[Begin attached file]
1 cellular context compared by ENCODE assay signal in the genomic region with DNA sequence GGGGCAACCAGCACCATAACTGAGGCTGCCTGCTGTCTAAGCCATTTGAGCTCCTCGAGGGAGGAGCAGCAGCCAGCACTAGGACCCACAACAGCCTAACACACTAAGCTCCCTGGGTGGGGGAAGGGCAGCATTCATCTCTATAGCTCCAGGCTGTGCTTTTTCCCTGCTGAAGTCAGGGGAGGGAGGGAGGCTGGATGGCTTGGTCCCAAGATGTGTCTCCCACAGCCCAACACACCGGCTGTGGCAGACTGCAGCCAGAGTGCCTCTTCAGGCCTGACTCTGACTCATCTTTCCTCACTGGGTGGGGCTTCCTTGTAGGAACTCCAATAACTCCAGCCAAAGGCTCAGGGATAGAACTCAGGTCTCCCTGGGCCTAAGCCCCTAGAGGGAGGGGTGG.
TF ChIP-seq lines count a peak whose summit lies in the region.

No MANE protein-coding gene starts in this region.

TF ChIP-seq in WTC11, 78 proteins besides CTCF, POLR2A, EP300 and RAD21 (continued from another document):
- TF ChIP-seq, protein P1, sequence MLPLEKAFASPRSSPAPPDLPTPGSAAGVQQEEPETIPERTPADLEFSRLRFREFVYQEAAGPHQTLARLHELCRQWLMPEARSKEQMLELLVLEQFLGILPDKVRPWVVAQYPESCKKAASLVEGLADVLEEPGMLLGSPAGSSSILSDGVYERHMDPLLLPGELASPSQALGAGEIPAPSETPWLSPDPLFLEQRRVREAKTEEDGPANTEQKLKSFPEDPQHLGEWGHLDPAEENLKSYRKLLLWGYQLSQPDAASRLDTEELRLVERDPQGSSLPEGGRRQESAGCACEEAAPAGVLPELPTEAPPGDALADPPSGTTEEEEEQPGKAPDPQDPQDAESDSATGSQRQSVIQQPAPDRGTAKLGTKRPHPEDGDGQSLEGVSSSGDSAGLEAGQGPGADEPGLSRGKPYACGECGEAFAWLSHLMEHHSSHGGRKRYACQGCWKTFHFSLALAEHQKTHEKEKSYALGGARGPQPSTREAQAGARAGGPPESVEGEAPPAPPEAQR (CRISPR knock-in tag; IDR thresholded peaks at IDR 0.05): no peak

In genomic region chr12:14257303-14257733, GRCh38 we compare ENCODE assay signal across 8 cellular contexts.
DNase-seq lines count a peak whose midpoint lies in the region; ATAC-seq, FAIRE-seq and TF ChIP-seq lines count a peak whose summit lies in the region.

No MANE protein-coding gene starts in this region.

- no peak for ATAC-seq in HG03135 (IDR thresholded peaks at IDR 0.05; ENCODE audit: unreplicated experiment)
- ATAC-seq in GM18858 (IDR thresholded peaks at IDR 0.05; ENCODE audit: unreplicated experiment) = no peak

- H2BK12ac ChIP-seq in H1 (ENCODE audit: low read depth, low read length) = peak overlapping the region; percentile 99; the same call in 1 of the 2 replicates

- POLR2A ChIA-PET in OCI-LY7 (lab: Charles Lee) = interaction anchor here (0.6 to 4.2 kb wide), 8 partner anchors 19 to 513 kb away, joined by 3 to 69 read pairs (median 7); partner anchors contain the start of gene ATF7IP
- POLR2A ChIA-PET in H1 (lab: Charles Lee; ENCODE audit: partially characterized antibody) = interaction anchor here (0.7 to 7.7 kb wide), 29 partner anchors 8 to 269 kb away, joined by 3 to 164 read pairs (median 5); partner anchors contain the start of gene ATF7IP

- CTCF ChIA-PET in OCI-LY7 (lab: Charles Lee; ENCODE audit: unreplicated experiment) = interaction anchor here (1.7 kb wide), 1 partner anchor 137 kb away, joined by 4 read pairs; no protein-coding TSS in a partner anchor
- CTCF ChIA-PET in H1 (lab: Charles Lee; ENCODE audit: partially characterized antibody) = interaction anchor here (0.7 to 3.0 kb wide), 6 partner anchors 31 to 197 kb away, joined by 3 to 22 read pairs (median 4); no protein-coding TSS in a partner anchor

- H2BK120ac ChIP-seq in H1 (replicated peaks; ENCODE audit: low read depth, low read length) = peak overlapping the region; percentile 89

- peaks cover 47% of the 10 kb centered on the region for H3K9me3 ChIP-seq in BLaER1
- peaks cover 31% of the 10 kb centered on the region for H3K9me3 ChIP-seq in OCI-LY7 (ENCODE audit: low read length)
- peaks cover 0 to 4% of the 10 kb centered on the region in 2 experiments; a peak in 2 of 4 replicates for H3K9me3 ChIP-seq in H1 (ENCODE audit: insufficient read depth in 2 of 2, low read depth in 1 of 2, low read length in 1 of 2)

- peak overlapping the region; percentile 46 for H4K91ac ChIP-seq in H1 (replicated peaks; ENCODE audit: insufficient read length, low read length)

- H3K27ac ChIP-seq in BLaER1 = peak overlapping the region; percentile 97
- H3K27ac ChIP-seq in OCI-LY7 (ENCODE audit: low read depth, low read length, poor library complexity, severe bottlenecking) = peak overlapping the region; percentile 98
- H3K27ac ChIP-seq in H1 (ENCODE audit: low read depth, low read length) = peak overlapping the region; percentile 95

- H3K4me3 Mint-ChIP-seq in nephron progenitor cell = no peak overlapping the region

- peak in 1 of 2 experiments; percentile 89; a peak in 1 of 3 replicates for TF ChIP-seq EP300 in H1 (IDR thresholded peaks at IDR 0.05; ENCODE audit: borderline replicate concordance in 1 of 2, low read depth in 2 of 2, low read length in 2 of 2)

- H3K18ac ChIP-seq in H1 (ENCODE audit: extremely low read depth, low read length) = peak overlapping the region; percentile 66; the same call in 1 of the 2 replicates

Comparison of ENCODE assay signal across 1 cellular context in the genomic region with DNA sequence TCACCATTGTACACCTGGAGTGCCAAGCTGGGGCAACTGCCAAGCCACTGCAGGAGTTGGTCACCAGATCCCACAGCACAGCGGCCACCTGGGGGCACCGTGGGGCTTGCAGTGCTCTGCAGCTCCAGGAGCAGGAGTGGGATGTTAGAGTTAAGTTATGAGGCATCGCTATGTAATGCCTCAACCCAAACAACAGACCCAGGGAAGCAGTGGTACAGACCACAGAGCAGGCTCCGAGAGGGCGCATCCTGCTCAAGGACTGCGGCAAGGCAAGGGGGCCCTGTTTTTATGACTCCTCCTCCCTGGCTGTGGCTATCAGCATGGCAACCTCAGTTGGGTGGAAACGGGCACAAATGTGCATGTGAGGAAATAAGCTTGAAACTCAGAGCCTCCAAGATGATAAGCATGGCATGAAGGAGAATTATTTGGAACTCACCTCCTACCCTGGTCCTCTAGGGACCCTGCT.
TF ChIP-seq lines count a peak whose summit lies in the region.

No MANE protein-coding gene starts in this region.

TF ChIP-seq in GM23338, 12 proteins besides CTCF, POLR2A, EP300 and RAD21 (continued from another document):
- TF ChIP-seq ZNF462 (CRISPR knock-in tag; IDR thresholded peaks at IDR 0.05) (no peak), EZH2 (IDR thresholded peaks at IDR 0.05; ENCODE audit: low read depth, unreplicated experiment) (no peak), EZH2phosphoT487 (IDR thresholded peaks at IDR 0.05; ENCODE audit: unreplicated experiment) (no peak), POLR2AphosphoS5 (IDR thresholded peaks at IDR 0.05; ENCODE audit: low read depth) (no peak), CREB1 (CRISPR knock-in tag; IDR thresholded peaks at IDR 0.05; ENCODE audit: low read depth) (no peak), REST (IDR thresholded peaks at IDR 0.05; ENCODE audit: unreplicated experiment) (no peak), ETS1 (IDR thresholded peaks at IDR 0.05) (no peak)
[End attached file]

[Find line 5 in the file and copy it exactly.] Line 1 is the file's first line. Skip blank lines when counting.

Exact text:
- TF ChIP-seq, protein P1, sequence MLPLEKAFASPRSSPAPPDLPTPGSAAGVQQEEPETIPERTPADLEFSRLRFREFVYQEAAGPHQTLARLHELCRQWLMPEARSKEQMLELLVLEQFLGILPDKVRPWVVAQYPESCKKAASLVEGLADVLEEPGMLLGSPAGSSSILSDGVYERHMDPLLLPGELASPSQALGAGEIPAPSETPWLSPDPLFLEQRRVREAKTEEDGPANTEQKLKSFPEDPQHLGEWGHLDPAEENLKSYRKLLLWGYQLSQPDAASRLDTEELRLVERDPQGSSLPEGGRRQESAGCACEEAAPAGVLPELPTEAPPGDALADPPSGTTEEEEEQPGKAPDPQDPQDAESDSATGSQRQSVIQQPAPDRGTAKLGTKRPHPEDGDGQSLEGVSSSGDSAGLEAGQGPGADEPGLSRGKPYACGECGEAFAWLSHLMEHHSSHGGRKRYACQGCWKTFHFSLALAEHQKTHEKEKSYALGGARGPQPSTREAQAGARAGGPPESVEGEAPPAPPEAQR (CRISPR knock-in tag; IDR thresholded peaks at IDR 0.05): no peak